CBT Is as Effective in the Treatment of Purging and Non-Purging Eating Disorders

NewStudy-Graphic-72x72_edited-3A new study published in Behaviour and Research Therapy examined the efficacy of cognitive behavior therapy (CBT) for women with a variety of purging behaviors. The study compared 3 groups: those who engaged in self-induced vomiting, those who engaged in multiple purging methods (i.e., laxatives and diuretics), and those who engaged in restrained eating and/or excessive exercise as a means of weight control. First, participants in each group self-reported on their shape and weight concerns, subjective feelings about bulimic episodes, and eating disorder symptoms. Those individuals who engaged in self-induced vomiting or purging methods reported a longer duration of their disorder, more objective bulimic episodes, more severe shape and weight concerns, higher scores for eating disorder symptoms, and high depressive scores than those who did not engage in purging behaviors. A portion of the sample (75%) then completed 20 weeks of CBT. At post-treatment, all three groups showed significant reductions in objective and subjective bulimic episodes, weight and shape concerns, anxiety and depressive symptoms, vomiting, laxative and diuretic use, excessive exercising, and restrained eating. Researchers concluded that despite the greater clinical severity associated with the presence of purging behaviors in eating disorders, these variable do not impact the efficacy of inpatient CBT.


Dalle Grave, R., Calugi, S. & Marchesini, G. (2009). Self-induced vomiting in eating disorders: Associated features and treatment outcome. Behaviour Research and Therapy, 47, 680-684.

Anorexia Nervosa Relapse Prevention Benefited by CBT

NewStudy-Graphic-72x72_edited-3 A recent clinical study in the International Journal of Eating Disorders found preliminary evidence supporting the notion that Cognitive Behavioral Therapy (CBT) is beneficial to preventing relapse and improving outcomes in patients with weight-restored Anorexia Nervosa (AN). The aim of the present study was to compare the relapse prevention effectiveness of CBT versus maintenance treatment as usual (MTAU) for weight-restored AN.

Participants were patients suffering from AN who were part of the inpatient or day hospital program at the Toronto General Hospital Eating Disorders Program. After participants reached a body mass index (BMI) of at least 19.5 for 2-3 weeks, they were able to begin participation in the present study. About half of the participants chose to enter into the CBT treatment condition and the rest received MTAU. Participants in the CBT group focused on addressing thoughts and behaviors about eating and weight that increase the risk of relapse, and then changing those thoughts and behaviors to healthier strategies and skills. In addition cognitive strategies were taught for a broader range of issues, such as self-esteem, interpersonal problems, and developmental issues.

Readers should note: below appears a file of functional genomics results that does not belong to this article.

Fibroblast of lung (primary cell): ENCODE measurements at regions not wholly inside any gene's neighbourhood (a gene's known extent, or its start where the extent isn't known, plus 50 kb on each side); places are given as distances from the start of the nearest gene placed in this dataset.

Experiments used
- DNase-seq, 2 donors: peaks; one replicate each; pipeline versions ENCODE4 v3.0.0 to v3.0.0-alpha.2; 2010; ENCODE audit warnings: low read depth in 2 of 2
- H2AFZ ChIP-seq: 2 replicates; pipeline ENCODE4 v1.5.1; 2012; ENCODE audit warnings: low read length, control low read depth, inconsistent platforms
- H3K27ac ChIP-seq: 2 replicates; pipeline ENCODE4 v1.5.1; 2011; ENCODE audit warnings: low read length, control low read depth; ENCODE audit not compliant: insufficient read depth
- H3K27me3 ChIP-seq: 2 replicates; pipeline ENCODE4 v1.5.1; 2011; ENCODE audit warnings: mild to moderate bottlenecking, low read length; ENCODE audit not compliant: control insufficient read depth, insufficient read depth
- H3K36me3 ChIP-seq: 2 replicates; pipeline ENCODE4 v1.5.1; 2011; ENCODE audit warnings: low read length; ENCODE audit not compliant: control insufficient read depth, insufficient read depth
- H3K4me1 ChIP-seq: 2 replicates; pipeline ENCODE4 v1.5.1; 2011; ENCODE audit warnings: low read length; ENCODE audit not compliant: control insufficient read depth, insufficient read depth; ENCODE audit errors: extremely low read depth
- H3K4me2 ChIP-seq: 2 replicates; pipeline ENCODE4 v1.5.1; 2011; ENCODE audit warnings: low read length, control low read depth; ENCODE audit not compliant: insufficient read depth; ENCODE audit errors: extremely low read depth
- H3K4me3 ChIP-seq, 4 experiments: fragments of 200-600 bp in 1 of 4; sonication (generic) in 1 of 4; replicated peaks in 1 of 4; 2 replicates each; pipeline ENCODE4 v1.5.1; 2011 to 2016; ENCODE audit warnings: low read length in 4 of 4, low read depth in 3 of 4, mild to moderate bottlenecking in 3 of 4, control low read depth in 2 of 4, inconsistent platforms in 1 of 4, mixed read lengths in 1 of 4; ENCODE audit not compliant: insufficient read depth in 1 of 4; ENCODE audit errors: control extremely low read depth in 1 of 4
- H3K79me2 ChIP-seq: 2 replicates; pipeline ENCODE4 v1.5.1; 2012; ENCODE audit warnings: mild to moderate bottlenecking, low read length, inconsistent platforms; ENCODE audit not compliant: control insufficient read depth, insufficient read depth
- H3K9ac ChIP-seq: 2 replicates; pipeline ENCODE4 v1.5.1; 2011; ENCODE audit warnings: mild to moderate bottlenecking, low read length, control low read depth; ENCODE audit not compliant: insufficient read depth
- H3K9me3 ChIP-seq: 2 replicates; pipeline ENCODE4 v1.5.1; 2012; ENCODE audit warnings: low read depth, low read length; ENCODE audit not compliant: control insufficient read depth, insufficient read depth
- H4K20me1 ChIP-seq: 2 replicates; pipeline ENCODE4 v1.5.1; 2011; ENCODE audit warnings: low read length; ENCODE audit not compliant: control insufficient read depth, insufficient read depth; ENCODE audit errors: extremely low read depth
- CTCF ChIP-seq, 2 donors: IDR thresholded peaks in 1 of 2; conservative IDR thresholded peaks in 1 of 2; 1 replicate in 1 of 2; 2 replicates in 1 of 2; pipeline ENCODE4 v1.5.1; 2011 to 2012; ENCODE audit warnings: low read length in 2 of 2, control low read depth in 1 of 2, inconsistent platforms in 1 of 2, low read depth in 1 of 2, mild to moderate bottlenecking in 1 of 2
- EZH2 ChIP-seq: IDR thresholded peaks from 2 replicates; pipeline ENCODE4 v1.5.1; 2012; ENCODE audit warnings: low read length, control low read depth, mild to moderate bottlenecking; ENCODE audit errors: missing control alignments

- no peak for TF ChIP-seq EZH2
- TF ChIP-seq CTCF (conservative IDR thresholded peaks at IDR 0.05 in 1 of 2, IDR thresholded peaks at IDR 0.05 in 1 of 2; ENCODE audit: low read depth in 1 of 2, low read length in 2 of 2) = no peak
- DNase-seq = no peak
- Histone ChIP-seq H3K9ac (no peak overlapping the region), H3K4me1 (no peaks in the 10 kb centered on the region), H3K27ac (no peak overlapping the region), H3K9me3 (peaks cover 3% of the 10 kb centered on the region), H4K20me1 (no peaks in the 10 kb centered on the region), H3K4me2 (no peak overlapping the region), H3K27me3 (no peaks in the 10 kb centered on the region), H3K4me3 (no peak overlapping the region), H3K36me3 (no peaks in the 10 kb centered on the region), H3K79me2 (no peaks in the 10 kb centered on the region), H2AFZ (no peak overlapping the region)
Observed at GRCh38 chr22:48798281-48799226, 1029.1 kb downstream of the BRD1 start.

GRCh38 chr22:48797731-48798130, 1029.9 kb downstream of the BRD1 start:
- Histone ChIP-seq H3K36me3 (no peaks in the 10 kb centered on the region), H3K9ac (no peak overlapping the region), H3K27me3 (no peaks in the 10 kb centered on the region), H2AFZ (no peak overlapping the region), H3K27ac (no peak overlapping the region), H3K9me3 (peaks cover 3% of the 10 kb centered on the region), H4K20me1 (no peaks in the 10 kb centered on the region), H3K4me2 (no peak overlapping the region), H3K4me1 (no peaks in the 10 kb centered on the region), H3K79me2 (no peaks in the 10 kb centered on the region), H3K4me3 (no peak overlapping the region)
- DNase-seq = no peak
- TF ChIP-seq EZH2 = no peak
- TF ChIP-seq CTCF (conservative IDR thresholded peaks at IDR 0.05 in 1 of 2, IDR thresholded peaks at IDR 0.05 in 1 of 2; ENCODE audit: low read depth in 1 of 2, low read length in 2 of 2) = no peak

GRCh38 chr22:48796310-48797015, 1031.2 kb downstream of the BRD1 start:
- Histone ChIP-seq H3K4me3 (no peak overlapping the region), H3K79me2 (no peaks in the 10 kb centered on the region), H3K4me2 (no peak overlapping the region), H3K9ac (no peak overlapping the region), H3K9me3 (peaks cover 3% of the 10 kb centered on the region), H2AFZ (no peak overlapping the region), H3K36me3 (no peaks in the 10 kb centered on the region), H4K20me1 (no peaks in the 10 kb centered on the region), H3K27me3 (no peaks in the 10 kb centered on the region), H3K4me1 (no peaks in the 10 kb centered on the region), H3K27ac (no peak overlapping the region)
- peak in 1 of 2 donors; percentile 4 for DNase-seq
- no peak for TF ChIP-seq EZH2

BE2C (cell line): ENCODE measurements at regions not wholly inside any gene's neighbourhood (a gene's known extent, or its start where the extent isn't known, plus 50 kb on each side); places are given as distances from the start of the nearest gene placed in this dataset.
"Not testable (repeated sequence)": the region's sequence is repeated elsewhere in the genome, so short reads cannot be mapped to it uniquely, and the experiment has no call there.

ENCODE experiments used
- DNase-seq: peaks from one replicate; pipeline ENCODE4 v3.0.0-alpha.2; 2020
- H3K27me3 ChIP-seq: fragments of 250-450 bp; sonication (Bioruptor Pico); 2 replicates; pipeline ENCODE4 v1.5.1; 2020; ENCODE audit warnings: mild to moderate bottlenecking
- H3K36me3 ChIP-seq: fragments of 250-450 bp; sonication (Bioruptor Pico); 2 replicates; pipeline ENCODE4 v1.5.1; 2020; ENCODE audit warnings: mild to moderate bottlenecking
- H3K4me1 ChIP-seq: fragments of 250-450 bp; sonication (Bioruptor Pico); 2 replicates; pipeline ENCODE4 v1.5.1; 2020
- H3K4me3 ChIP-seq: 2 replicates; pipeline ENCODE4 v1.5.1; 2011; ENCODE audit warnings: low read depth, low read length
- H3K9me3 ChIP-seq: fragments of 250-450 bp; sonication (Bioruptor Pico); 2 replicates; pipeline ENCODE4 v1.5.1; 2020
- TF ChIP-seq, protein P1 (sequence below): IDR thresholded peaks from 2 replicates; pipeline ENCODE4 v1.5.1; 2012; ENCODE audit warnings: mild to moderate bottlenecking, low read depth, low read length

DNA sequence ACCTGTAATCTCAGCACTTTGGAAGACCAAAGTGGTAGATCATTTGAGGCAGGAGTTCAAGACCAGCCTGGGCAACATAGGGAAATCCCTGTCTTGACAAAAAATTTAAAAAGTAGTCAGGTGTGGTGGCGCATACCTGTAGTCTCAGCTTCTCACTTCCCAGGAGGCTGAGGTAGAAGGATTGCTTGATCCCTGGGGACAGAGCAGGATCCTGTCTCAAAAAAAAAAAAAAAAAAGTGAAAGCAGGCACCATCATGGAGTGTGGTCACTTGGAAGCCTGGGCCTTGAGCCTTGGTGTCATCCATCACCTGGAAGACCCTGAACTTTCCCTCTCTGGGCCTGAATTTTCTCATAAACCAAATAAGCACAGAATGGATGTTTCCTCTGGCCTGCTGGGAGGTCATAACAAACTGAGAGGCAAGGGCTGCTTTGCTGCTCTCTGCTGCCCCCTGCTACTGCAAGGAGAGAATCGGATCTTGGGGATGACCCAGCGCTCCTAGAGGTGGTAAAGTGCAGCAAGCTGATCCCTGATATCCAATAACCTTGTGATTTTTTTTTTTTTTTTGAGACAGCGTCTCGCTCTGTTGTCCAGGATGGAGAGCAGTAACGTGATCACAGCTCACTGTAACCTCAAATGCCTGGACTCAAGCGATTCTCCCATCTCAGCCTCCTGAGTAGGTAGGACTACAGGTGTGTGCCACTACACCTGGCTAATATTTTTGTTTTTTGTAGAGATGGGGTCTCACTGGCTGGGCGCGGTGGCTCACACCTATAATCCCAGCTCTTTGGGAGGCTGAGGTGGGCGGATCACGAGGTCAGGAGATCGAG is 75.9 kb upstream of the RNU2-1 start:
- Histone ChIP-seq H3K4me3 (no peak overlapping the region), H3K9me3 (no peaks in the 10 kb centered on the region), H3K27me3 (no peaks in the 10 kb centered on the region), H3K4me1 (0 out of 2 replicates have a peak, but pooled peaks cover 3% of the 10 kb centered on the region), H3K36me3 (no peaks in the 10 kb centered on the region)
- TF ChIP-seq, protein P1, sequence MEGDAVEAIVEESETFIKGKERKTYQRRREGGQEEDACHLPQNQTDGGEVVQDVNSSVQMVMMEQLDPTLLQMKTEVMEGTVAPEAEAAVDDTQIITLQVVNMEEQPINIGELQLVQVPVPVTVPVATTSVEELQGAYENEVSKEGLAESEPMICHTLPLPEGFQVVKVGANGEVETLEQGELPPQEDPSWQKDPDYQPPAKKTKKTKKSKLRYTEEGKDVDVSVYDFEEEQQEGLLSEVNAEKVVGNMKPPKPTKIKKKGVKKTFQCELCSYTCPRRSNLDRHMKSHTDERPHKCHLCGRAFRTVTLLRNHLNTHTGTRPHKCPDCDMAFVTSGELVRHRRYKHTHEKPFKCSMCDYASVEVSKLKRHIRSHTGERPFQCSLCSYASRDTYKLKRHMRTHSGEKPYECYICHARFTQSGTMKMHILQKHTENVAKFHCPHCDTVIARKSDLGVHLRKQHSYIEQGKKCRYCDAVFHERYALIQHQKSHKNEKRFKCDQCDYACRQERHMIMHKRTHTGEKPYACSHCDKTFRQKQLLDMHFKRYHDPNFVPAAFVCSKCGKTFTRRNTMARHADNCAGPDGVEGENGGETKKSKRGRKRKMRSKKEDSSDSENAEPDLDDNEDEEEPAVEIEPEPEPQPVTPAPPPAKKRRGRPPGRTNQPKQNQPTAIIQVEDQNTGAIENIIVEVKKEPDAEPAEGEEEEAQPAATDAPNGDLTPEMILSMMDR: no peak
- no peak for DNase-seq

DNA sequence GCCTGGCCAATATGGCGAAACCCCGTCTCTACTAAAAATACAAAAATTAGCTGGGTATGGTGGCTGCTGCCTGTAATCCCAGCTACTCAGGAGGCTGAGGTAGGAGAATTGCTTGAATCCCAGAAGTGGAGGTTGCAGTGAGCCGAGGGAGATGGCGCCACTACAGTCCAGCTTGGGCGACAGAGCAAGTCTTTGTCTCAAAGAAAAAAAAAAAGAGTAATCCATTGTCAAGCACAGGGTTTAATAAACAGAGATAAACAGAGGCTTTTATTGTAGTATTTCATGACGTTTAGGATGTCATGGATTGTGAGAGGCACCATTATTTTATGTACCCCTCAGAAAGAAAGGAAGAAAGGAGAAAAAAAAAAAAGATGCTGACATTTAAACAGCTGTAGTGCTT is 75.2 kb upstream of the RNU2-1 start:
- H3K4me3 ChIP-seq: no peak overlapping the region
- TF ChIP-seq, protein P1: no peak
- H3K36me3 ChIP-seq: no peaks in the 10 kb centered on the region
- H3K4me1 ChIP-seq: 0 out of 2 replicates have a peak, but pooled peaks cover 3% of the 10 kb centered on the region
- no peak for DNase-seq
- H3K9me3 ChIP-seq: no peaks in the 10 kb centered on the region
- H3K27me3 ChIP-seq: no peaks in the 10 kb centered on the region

Results showed that participants in the CBT group had a significantly longer time to relapse than those in the MTAU group, with 65% of the CBT group and 34% of the MTAU not having relapsed after 1 year. The authors concluded that “the current findings provide preliminary evidence that CBT may be helpful in improving outcome and preventing relapse in weight-restored AN.”

Study authors: J. C. Carter, T. L. McFarlane, C. Bewell, M. P. Olmsted, D. B. Woodside, A. S. Kaplan, R. D. Crosby

CBT Meta-Analysis Review is Most Downloaded Article in CPR

It looks as if the research efficacy of Cognitive Therapy is becoming more well-known. Clinical Psychology Review is a peer-reviewed journal that publishes substantive reviews of topics relevant to clinical psychology. The most downloaded article from this important journal is The empirical status of cognitive-behavioral therapy: A review of meta-analyses (Volume 26, Issue 1, January 2006, Pages 17-31), authored by Andrew C. Butler, Jason E. Chapman, Evan M. Forman and Aaron T. Beck.

This 2006 review summarizes CBT treatment outcomes for a wide array of psychiatric disorders and includes sixteen methodologically rigorous meta-analyses. Findings are consistent with previous review methodologies and demonstrate the efficacy of CBT for many disorders. Specifically, unipolar depression, generalized anxiety disorder, panic disorder (with or without agoraphobia), social phobia, posttraumatic stress disorder, and childhood depressive and anxiety disorders all showed large effect sizes. Marital distress, anger, childhood somatic disorders, and chronic pain showed moderate effect sizes.

CBT was also shown to be somewhat superior to antidepressants in the treatment of adult depression and as effective as behavior therapy in the treatment of both adult depression and obsessive-compulsive disorder. Bulimia nervosa and schizophrenia showed large, uncontrolled effect sizes.

Severe eating disorders helped by CBT

In a recent study in the American Journal of Psychiatry, investigators reported that people with severe eating disorders can be effectively treated by cognitive behavioral therapy (CBT) that focuses on perfectionism, binge eating, and other related issues.

Two types of CBT were employed in the protocol (in addition to a wait-list control group). One CBT protocol focused exclusively on eating-disorder psychopathology and the other was a broader, more complex form that included treatment of mood intolerance, perfectionism, and low self-esteem.

The two CBT groups experienced significant improvement whereas the wait-list group experienced little change in symptoms. The authors noted that in addition to the direct benefit to people with eating disorders, another important implication of this finding is that hospital stays can be avoided for the majority of these patients.

Study authors: C. G. Fairburn, Z. Cooper, H. A. Doll, et al.